The water crisis in Shimla is a warning for India
India will have to get its act together on urban water. Otherwise, Shimla-like incidents will recur across the country.
In India, every ecological crisis — and we have plenty of them — has a familiar lifecycle. No one, be it administrators, politicians or the public, take note when things just begin to go wrong, but once it finally crosses a critical threshold level, all hell breaks loose. Take the case of Shimla. The capital and the largest city in Himachal Pradesh, a tourist haven, and the principal commercial, cultural and educational centre of the state has had no water for the past week. Things would not have come to such a pass if the administrators, politicians and the local residents took note of the impending crisis and did something about it. Over the past three summers, water availability had plunged to 29 or 30 million litres per day (MLD). This year, the supply was only about 20 MLD. The water demand in Shimla during peak tourist season is around 45 MLD. It is not difficult to ascertain why the water availability to the city has been decreasing. It could be that a combination of population explosion, unplanned growth of the city and its expansion to some traditional catchment areas (a region from which rainfall flows into a river, lake, or reservoir) have led to a reduction in the natural flow of water, and large-scale deforestation.
Water stress is not new to India. Many Indian cities, including Delhi and Bangalore, face a water crisis, especially that of freshwater. A World Bank study puts the plight of the country in perspective: 163 million Indians lack access to safe drinking water; 210 million Indians lack access to improved sanitation; 21% of communicable diseases are linked to unsafe water; 500 children under the age of five die from diarrhoea every day in India. This is not surprising because the country has failed in so many fronts. There is no attempt at the central or state levels to manage water quantity and quality, a lack of implementation of existing laws and regulations, pervasive corruption, poor adoption rates of technologies such as desalination plants, no charges on water usage and huge distribution losses. Add to this deforestation of catchment areas and pollution of water bodies, export of water-intensive crops, and excessive dependence on groundwater. There is also a lack of interest in maintaining India’s traditional water harvesting structures.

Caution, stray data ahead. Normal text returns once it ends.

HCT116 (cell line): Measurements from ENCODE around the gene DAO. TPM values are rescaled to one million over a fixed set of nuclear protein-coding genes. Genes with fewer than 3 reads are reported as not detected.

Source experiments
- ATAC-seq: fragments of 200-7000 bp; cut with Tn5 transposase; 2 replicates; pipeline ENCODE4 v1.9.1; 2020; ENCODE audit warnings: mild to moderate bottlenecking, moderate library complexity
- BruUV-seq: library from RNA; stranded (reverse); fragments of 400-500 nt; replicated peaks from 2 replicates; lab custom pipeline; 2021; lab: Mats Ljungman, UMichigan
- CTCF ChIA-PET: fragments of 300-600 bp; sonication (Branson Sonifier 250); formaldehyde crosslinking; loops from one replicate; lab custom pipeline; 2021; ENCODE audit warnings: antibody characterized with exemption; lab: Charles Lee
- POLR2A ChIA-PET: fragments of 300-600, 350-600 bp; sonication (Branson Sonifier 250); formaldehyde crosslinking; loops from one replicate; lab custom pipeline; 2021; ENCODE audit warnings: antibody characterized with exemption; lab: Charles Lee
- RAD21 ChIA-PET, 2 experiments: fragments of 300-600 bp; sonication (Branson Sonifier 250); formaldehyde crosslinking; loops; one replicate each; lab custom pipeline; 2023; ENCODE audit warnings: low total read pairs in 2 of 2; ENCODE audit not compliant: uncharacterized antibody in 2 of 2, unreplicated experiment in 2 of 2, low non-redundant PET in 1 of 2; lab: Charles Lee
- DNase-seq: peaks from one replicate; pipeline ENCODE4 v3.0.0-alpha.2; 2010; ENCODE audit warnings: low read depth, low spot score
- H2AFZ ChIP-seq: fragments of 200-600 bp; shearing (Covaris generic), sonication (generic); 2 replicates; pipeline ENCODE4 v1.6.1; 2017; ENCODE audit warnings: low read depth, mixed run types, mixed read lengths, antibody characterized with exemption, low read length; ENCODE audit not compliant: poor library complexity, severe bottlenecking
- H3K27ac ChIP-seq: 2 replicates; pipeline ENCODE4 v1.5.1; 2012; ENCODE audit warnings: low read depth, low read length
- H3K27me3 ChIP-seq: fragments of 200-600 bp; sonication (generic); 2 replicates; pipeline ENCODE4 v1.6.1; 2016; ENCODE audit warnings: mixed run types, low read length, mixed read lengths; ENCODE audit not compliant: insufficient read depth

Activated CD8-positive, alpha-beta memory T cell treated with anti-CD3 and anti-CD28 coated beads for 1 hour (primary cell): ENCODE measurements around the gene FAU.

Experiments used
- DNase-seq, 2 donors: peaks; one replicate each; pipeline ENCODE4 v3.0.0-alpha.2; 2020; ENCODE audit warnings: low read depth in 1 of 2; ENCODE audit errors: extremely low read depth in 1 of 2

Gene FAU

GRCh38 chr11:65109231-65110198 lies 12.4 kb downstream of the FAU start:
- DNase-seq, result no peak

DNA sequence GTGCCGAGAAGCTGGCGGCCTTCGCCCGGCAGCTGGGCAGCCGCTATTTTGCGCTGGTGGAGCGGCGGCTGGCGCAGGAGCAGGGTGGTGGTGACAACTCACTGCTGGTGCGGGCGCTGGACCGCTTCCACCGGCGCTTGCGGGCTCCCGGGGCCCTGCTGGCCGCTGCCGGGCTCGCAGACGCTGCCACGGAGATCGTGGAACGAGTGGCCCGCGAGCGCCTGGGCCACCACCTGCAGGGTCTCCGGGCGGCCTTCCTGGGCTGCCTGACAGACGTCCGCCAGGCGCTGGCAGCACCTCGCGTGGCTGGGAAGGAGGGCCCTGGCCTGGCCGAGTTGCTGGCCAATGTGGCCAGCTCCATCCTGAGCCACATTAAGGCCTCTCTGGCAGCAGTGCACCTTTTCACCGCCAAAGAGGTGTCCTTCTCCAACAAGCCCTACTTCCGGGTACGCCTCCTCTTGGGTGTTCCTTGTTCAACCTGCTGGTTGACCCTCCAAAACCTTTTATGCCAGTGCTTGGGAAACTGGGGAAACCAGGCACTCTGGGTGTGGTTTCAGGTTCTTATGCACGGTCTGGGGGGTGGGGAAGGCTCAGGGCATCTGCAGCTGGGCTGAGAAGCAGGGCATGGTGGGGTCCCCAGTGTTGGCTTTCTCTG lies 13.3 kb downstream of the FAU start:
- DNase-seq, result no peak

In India, water is on the State List, which means states can make their own laws. But there is a feeling in the central government that water should be brought under the Concurrent List though states are opposed to the idea. But for now, urban India needs to focus on recycling and harvesting water, having better testing and purification facilities and increase public awareness on the need to conserve water. India will have to get its act together on urban water. Otherwise, Shimla-like incidents will recur across the country.